Cradleboard

Native Americans used cradleboards in North America to protect, carry, and entertain their babies. Cradleboards allowed women to keep babies close to their side. Women carried cradleboards on their backs. They also could rest them against a tree. The cradleboard protected babies from danger and kept them happy.

Native American cultures made cradleboards in many ways, but the basic parts of the cradleboard stayed the same. The most important part of a cradleboard was a frame made from wood or woven material.  This supported the baby’s back and head. At the bottom of the cradleboard was a footrest to keep the baby from sliding off. To keep the baby in place, women wrapped soft cloth around the baby and the cradleboard. Some Native women made the cloth themselves, and some traded for it. The cloth also kept the baby warm. To protect the baby from the weather, women also covered the top of the frame with cloth. To entertain the baby, they hung beads or bells from the curved wood of the frame. Native American women sometimes made these beads and bells, and sometimes they traded with the Europeans for them.

In Wisconsin, the Ho-Chunk tribe used wooden cradleboards to carry babies. For a very long time, the Ho-Chunk lived in villages across southwestern Wisconsin. In 1874, they signed a treaty with the United States. Now, the Ho-Chunk Nation has reservations in Baraboo, Madison, and other places throughout the state. The headquarters of the Ho-Chunk tribe is in Black River Falls, Wisconsin. Many tribal members live outside the reservations, in cities and towns in Wisconsin and across the United States.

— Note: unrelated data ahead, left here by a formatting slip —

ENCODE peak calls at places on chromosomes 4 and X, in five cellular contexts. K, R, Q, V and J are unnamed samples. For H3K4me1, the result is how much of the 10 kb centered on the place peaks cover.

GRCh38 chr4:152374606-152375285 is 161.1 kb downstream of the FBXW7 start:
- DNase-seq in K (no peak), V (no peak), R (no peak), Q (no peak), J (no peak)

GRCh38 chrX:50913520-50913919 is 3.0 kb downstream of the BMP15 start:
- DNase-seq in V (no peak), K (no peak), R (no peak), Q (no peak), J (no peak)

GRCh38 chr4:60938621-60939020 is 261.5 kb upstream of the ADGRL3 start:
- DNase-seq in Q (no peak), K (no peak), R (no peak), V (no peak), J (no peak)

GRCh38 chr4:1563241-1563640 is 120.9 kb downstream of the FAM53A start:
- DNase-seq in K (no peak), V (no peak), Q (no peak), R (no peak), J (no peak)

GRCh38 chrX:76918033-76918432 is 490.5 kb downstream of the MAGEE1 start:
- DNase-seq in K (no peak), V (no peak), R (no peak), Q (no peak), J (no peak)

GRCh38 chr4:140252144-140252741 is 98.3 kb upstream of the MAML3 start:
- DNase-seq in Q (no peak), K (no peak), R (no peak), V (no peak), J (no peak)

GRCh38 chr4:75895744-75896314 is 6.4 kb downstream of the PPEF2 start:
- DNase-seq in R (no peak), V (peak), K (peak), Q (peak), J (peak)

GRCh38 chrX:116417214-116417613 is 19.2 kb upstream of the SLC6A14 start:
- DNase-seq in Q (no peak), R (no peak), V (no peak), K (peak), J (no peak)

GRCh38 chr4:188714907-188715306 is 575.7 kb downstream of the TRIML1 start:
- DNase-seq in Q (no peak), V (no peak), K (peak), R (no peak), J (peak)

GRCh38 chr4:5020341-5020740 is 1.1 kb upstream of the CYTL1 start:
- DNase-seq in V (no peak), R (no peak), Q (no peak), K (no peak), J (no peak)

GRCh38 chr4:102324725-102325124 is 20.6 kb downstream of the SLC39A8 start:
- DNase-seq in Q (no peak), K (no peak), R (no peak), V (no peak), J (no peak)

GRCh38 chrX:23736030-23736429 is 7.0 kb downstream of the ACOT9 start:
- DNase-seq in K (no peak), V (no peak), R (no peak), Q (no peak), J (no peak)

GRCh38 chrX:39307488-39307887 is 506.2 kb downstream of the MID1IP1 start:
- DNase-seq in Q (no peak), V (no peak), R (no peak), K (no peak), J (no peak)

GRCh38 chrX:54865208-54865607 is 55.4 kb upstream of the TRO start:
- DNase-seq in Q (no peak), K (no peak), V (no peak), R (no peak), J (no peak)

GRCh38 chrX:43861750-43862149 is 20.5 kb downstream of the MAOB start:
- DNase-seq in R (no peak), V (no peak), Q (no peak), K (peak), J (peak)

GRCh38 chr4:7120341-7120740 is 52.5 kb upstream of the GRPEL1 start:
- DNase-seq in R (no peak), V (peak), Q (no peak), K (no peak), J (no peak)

In the past, cradleboards helped women in Wisconsin finish their work. For example, the women of the Ho-Chunk tribe mined galena, or lead. Cradleboards let women have their hands free to gather lead. The Ho-Chunk melted lead to make body paint, and saved some pieces for burial. They also traded lead with Europeans.

an Ojibwe woman holding a baby in a cradleboard
An Ojibwe woman holds a baby in a cradleboard at the Fond du Lac Reservation. Image courtesy of the Wisconsin Historical Society, image ID 23890.

Cradleboards also helped women pick cranberries. Because women gathered cranberries by hand, they needed both hands to pick quickly. The cradleboard allowed women to use both hands to pick berries. If the cradleboard leaned against the tree, the women could still see their babies and the baby couldn’t crawl away.

Cradleboards helped parents. Babies were able to experience their surroundings through sight, smell, and hearing while staying safe. The cloth, beads, and bells are clues in finding out which tribe made each cradleboard. Sometimes Native American girls would make cradleboards for their dolls. These dolls followed the customs of their tribe.

 

Written by Joy Huntington


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a picture of a wooden cradleboard
Wisconsin Historical Museum logo
This object is part of the Wisconsin Historical Museum mini tour. 

 

two Ho-Chunk women pose with a baby in a cradleboard
In this picture from 1909, Sarah B. Windblow Thundercloud (HeChoWinKah) and her younger sister, Nellie Windblow Decorah (HaWePinWinKah), pose with Sarah’s son Lawrence Leonard Thundercloud (CooNooKah), who is sleeping in a Ho-Chunk cradleboard. Image courtesy of the Wisconsin Historical Society, image ID 61255.

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Tags

Children

Native American History

Agriculture and Environment

Labor

Lead mining

 

Object history created November 2018